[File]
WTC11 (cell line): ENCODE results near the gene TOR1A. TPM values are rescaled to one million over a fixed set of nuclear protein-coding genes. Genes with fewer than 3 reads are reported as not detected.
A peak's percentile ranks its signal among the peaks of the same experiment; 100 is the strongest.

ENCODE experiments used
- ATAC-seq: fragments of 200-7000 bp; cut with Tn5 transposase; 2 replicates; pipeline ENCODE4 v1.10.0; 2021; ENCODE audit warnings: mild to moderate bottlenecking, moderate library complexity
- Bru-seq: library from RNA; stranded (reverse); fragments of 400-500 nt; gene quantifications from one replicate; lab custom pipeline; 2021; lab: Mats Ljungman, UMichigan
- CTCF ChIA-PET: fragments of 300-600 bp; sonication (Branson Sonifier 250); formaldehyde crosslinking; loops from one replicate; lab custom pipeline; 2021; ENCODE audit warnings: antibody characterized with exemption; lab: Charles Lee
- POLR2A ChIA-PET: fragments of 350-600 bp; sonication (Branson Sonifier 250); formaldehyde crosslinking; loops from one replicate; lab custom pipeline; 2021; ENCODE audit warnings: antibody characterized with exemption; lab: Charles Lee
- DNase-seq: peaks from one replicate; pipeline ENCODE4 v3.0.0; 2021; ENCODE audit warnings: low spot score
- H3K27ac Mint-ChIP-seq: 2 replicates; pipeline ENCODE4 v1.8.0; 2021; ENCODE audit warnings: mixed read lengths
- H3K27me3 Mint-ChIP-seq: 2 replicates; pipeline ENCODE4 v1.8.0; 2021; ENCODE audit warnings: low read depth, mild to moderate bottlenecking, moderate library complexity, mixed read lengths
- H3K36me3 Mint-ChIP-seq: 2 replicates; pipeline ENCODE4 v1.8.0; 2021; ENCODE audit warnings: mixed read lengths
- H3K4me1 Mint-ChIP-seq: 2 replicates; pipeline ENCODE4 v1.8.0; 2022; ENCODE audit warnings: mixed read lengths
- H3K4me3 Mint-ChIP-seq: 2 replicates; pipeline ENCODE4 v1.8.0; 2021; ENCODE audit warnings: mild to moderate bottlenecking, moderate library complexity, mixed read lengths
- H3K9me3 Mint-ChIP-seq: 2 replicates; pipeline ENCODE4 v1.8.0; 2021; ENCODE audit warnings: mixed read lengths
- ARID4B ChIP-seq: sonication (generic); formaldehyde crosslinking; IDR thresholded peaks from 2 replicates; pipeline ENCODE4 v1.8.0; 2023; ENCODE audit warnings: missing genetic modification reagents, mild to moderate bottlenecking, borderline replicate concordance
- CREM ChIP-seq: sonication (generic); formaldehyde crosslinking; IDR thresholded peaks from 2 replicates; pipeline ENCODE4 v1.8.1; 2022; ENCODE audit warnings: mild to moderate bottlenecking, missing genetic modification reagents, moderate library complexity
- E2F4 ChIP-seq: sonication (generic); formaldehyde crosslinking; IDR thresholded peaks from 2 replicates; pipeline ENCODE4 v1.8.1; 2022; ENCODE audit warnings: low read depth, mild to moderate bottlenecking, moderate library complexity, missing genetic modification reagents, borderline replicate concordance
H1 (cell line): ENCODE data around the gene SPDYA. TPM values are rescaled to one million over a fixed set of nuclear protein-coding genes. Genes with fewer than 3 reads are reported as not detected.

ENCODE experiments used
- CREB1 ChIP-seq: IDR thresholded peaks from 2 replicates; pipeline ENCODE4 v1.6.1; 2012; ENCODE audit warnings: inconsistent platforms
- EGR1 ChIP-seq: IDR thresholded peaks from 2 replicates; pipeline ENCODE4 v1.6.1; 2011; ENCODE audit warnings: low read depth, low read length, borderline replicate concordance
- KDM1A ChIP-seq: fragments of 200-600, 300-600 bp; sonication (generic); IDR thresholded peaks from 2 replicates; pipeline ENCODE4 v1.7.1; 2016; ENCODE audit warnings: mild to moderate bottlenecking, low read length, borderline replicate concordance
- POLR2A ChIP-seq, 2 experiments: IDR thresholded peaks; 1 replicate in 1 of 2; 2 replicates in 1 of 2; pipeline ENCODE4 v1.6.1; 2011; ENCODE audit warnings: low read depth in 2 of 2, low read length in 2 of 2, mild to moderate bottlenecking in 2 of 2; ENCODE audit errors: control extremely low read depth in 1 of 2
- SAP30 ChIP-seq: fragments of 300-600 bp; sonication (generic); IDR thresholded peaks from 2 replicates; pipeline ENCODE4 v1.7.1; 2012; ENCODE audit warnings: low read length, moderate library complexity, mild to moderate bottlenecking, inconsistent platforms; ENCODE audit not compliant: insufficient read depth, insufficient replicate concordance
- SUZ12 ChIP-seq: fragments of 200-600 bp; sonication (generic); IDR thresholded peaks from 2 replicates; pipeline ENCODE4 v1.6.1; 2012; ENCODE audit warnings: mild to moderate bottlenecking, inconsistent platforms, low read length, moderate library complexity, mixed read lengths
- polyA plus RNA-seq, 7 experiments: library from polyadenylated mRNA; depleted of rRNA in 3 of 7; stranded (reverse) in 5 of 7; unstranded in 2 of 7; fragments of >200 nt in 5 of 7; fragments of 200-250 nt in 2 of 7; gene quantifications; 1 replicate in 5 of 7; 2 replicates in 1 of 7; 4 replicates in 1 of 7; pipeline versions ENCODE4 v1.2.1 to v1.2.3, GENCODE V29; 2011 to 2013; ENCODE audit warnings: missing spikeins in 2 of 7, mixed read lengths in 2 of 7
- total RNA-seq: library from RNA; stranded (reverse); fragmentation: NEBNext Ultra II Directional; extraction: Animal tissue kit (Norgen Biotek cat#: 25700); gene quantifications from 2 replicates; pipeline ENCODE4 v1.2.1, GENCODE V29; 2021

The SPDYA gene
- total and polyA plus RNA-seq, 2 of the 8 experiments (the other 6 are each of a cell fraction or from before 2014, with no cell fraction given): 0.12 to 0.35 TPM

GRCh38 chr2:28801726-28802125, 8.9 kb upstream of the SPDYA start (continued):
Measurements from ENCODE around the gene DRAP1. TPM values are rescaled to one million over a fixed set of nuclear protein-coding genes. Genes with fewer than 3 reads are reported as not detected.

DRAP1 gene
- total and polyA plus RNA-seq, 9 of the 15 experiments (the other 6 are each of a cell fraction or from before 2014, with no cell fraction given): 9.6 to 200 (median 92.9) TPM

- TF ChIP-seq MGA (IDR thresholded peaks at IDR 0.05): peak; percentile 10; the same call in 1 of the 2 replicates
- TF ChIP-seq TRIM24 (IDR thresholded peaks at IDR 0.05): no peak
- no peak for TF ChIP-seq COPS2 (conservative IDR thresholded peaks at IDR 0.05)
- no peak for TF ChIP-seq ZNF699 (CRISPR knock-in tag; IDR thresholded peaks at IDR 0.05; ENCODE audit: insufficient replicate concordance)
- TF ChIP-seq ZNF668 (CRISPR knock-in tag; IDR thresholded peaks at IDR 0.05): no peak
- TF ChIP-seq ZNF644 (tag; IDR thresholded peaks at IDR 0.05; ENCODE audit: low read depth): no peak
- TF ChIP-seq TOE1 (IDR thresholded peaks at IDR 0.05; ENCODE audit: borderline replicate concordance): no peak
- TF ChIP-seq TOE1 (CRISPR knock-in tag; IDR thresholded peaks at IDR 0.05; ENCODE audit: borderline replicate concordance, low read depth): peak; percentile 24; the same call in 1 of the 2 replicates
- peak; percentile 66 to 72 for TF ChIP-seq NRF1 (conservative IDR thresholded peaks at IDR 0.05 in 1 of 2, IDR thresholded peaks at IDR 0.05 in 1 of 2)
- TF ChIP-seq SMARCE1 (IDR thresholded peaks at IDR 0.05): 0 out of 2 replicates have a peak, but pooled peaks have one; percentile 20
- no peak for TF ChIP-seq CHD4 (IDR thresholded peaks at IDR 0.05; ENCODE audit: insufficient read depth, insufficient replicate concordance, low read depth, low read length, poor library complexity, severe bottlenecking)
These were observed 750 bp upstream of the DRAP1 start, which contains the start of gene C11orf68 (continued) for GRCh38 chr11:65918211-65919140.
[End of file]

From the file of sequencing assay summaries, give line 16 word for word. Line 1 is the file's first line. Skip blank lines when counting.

- CREM ChIP-seq: sonication (generic); formaldehyde crosslinking; IDR thresholded peaks from 2 replicates; pipeline ENCODE4 v1.8.1; 2022; ENCODE audit warnings: mild to moderate bottlenecking, missing genetic modification reagents, moderate library complexity